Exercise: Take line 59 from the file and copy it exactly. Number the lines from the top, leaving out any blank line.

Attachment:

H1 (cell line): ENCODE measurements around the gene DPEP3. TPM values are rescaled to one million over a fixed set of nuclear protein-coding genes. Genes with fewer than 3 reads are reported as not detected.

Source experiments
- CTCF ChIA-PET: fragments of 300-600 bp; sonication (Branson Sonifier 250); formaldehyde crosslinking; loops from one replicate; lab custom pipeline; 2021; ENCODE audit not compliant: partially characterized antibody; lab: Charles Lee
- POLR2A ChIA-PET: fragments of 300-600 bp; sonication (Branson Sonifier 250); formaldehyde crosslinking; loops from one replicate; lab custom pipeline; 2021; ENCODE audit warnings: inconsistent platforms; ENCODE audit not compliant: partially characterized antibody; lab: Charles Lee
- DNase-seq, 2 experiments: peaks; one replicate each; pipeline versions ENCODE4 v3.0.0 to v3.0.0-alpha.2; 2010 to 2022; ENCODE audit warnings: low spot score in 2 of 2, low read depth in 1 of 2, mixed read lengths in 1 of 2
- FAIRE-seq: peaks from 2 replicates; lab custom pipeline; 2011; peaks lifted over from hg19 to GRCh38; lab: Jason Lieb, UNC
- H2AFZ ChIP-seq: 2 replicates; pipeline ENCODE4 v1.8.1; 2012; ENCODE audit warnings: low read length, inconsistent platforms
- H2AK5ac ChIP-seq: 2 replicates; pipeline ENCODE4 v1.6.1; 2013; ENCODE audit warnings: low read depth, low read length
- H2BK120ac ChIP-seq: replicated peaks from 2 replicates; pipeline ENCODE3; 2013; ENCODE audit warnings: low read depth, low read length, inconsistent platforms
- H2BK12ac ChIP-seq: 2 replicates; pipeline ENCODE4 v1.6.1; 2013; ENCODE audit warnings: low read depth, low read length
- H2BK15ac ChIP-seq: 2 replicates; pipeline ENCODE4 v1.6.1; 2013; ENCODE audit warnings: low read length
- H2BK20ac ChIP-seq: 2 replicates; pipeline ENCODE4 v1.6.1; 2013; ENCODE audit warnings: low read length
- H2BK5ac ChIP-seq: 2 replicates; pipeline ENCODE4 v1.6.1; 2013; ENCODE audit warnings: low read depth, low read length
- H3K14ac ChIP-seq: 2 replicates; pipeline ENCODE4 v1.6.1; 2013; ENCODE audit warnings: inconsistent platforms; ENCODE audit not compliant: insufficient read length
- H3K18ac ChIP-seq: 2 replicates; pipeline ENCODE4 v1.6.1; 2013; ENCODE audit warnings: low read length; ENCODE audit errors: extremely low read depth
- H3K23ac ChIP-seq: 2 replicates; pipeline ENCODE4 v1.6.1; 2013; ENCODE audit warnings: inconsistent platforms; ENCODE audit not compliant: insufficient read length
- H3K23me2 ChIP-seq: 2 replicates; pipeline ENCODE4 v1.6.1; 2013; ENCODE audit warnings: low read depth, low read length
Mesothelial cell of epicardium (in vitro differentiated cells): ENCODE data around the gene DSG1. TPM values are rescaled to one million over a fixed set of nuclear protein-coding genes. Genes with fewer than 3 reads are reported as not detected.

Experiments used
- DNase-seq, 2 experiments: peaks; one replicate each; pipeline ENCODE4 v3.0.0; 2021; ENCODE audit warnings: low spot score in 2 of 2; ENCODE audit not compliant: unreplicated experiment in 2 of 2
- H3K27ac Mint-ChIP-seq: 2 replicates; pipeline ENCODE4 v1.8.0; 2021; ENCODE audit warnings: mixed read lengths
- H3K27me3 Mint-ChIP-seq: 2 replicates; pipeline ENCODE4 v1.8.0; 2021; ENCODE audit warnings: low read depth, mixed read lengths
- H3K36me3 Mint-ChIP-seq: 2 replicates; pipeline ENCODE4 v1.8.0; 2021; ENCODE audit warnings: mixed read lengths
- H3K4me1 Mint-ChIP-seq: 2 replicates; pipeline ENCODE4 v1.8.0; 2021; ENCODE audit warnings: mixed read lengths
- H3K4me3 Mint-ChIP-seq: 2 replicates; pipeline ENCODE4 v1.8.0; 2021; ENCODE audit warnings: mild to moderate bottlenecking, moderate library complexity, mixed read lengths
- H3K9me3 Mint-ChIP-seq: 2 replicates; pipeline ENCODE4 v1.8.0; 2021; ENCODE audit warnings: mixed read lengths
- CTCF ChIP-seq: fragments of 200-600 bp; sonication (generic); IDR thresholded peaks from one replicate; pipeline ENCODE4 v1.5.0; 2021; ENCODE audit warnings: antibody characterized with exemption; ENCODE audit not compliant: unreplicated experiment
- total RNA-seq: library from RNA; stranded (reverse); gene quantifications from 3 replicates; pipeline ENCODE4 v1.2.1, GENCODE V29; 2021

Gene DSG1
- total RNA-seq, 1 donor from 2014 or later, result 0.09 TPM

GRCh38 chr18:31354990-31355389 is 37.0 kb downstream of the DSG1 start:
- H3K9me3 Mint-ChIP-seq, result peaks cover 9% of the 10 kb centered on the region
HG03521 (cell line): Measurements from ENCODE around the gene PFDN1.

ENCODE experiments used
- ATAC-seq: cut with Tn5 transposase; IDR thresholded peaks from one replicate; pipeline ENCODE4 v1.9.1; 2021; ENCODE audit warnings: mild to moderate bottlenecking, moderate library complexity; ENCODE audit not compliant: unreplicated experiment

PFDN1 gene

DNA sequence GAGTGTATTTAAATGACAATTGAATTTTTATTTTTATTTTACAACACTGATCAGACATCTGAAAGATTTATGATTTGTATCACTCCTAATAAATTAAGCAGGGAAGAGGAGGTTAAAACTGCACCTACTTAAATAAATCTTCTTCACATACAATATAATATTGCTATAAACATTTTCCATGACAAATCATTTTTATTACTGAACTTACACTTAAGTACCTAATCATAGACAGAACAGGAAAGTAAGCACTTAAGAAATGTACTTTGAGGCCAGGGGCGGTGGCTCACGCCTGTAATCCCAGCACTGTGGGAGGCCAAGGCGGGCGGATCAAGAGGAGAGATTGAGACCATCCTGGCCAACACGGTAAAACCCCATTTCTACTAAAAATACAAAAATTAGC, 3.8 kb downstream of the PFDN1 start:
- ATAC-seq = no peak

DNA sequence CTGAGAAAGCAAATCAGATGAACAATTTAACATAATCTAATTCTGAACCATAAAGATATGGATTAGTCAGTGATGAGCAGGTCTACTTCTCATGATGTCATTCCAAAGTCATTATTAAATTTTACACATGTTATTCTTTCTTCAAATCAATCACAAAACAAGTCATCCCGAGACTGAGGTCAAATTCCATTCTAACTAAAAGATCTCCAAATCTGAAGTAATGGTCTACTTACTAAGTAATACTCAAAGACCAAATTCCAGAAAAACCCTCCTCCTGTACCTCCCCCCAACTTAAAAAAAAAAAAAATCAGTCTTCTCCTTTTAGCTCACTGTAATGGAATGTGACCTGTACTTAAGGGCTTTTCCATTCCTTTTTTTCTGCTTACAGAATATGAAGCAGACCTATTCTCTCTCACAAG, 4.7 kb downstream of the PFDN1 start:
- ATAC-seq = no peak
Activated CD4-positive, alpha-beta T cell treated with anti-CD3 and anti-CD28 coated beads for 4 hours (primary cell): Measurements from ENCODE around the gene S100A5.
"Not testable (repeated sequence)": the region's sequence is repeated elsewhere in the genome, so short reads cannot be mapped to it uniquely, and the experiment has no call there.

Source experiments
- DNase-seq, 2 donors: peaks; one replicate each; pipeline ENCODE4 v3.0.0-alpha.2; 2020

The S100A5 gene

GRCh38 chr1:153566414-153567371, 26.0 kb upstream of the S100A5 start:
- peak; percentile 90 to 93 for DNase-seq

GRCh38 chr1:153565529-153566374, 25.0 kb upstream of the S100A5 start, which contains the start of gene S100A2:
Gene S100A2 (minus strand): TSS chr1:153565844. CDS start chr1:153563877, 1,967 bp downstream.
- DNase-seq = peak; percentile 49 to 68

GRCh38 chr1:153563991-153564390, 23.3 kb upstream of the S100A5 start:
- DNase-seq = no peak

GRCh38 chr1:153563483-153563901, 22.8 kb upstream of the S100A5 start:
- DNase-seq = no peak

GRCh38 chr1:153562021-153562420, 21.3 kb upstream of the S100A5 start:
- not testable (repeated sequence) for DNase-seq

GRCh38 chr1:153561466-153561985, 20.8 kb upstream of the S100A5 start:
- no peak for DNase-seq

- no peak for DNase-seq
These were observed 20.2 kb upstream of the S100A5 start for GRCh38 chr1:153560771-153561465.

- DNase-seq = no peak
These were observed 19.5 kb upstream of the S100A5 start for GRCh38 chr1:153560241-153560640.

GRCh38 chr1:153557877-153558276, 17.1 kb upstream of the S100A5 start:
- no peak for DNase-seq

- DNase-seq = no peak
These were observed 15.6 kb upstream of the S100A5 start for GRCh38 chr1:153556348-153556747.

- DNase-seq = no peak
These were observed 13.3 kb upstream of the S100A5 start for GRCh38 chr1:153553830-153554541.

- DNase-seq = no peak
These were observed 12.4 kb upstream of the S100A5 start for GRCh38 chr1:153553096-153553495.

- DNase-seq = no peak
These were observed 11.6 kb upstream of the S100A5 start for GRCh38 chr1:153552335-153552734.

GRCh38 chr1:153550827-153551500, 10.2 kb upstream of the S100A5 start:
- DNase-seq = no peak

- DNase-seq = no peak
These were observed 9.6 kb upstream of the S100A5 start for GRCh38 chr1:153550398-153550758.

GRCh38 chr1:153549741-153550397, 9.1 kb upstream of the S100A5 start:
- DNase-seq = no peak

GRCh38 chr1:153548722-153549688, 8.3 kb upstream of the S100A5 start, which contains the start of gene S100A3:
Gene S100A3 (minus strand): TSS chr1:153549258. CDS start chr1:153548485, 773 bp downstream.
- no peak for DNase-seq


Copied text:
- no peak for DNase-seq